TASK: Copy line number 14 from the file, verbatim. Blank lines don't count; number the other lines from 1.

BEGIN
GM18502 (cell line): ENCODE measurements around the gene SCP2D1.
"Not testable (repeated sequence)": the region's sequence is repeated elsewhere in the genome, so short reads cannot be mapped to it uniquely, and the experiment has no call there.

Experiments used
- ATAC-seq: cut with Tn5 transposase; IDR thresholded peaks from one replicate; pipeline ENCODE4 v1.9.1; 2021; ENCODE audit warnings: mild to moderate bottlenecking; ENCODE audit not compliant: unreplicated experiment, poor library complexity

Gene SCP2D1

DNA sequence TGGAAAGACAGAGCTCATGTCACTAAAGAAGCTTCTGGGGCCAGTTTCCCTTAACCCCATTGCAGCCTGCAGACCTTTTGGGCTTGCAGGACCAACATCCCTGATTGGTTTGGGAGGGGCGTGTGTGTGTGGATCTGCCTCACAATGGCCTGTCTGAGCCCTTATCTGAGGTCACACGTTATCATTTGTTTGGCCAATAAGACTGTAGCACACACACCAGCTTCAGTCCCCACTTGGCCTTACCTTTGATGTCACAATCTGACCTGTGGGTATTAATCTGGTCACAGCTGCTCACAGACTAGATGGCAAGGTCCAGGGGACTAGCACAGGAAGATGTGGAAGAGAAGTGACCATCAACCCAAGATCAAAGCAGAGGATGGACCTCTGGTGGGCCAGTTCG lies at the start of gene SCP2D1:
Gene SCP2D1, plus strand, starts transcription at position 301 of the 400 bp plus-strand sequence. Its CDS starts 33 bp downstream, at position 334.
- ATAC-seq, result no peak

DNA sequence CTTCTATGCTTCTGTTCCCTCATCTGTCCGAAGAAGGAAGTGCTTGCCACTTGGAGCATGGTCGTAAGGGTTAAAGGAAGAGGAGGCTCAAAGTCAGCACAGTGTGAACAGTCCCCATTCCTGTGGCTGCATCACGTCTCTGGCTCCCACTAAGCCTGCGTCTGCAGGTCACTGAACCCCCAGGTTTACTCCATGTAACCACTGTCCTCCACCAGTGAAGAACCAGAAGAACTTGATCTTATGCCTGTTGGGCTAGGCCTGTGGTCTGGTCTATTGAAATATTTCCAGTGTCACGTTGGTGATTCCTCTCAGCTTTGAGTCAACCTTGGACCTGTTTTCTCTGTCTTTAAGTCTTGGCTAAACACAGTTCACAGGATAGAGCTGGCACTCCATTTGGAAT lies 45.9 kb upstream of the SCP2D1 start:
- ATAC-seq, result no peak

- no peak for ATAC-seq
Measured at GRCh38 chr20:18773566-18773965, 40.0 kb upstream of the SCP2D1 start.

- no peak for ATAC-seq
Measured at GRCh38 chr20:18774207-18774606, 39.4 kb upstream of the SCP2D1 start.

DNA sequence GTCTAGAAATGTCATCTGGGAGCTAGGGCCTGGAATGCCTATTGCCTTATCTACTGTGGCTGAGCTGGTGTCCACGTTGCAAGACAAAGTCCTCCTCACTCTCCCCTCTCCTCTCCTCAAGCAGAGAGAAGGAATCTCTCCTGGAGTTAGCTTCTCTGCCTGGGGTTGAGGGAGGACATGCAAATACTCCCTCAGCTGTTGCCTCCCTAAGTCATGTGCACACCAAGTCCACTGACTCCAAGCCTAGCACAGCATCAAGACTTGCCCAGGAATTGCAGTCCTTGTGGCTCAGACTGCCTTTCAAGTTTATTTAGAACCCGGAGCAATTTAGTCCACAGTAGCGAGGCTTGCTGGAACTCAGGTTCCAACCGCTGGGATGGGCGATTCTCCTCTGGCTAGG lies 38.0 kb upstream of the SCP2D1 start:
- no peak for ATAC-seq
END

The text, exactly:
Measured at GRCh38 chr20:18774207-18774606, 39.4 kb upstream of the SCP2D1 start.